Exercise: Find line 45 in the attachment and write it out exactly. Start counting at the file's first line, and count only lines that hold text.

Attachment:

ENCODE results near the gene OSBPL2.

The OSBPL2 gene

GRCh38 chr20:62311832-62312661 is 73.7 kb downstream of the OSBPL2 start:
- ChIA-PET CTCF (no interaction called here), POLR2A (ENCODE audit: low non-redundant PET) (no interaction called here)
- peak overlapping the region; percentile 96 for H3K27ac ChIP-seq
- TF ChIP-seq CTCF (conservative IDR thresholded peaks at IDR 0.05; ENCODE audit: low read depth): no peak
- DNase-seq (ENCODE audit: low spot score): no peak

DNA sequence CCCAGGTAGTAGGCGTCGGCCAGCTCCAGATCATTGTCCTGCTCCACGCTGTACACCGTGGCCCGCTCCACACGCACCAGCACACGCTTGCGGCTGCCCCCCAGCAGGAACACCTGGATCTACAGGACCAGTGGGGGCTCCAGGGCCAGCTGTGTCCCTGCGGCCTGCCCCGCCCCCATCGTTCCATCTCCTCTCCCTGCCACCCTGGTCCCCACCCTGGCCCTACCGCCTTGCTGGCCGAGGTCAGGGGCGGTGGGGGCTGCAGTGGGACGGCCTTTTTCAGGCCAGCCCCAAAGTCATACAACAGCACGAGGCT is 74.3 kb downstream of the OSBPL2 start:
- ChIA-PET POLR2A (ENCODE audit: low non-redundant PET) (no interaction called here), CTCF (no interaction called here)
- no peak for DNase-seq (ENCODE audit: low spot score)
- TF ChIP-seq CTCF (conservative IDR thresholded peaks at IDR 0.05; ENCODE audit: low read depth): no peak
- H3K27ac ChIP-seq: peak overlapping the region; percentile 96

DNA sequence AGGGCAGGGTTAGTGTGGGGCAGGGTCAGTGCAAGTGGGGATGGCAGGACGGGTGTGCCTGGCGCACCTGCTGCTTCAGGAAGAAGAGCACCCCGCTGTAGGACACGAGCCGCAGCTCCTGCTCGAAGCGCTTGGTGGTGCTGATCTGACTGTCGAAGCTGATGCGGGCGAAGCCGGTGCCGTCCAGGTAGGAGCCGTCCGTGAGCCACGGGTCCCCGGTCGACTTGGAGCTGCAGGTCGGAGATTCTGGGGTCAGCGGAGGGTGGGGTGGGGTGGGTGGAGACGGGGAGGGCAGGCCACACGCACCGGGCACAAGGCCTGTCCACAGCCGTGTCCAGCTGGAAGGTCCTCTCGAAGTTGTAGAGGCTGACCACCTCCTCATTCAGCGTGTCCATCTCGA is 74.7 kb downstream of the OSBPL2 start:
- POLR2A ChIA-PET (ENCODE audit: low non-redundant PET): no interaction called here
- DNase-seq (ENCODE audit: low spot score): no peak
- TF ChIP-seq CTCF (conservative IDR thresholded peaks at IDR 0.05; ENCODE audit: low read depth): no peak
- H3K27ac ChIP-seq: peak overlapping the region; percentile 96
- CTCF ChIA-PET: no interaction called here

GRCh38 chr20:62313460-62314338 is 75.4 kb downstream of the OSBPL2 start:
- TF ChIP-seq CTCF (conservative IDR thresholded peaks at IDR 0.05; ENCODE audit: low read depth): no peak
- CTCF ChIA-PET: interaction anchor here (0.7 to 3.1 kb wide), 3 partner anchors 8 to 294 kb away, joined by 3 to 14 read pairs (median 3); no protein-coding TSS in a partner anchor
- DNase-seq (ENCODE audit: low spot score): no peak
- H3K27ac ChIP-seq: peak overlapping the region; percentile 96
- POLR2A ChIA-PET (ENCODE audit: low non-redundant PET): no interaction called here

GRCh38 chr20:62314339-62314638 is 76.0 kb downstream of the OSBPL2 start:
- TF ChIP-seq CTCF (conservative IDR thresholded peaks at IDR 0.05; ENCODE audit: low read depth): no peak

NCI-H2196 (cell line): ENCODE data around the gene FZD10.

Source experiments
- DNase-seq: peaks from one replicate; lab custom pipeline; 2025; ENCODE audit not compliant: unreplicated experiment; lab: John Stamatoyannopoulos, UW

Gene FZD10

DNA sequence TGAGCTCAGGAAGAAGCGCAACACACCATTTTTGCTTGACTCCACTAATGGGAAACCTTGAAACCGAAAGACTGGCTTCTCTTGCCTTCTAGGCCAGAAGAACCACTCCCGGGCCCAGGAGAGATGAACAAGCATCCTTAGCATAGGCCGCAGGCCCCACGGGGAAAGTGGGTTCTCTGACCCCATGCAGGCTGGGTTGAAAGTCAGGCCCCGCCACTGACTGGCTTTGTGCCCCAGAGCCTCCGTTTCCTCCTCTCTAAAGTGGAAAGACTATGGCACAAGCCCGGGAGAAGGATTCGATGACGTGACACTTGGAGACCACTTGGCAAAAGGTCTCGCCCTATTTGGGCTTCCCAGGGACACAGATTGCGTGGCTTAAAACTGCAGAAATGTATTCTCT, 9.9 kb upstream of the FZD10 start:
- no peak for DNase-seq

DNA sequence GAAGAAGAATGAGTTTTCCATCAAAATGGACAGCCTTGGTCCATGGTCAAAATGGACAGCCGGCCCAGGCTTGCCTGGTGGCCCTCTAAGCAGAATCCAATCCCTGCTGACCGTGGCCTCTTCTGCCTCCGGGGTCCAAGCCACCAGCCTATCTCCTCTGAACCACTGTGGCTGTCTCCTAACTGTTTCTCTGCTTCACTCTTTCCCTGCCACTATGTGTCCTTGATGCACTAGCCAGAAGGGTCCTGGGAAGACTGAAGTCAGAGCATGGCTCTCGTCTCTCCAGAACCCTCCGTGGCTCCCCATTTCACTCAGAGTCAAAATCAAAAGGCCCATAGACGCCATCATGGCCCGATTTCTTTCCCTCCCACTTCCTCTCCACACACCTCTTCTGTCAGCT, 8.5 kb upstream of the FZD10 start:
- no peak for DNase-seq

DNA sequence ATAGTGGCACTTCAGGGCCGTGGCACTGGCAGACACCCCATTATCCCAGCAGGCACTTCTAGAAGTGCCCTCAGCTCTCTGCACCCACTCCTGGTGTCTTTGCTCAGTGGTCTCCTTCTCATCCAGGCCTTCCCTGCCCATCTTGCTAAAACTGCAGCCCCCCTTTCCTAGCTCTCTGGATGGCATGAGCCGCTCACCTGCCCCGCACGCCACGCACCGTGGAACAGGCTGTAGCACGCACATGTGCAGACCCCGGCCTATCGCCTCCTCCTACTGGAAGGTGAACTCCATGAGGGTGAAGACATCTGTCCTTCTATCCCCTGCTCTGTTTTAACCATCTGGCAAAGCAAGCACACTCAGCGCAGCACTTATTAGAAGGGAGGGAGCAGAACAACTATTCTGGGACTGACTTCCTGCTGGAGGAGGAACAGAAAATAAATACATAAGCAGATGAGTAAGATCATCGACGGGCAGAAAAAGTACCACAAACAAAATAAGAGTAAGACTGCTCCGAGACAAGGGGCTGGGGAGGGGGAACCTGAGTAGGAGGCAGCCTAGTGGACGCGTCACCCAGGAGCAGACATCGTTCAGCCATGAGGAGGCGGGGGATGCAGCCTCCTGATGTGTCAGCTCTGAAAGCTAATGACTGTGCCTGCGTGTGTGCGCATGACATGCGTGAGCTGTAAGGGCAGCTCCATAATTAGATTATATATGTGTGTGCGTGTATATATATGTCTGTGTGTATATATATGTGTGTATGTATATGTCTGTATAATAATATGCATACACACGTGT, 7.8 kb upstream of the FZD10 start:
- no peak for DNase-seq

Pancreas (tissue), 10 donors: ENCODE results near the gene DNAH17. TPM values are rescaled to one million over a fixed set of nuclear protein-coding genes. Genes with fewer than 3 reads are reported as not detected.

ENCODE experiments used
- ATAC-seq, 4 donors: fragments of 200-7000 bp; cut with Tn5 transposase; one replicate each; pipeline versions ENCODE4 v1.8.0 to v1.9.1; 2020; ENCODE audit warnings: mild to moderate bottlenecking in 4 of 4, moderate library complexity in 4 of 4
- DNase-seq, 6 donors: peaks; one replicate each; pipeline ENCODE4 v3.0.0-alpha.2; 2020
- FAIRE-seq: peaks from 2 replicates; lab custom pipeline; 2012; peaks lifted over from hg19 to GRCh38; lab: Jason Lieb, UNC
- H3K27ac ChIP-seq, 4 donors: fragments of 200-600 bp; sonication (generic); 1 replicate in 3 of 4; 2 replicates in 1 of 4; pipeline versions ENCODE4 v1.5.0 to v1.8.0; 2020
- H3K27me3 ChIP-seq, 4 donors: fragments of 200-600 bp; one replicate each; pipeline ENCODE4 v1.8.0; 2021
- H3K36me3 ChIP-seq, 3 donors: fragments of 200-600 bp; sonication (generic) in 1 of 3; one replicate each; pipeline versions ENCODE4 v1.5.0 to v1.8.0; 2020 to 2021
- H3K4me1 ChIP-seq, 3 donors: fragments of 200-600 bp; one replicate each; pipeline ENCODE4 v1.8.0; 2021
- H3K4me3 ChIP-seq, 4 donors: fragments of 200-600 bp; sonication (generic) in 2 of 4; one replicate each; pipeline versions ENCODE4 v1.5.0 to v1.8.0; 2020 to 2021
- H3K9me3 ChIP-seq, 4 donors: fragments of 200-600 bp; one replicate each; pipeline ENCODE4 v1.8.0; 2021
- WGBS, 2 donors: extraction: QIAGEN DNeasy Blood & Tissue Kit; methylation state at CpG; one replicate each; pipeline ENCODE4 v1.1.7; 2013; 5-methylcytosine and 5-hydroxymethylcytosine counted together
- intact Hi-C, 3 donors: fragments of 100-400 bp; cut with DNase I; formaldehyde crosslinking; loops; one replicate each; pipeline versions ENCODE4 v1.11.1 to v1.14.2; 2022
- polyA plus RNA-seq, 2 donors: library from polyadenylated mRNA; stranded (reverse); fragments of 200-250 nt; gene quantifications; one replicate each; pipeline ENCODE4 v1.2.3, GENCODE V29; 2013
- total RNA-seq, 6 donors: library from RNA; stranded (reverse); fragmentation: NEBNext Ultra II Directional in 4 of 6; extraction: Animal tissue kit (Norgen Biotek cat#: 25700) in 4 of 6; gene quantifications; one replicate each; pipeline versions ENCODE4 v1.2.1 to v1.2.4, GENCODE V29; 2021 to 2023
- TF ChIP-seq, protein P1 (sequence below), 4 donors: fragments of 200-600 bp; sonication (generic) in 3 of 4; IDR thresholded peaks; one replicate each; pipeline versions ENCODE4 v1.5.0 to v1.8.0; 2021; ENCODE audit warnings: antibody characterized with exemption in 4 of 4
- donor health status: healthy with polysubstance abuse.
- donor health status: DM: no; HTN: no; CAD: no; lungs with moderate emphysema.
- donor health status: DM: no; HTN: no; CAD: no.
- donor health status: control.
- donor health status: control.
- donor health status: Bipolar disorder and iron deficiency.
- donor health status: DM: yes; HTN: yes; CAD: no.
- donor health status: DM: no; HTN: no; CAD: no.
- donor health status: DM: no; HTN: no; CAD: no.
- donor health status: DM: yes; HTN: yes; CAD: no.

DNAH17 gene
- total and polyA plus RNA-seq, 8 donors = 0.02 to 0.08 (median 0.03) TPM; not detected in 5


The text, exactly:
- H3K4me1 ChIP-seq, 3 donors: fragments of 200-600 bp; one replicate each; pipeline ENCODE4 v1.8.0; 2021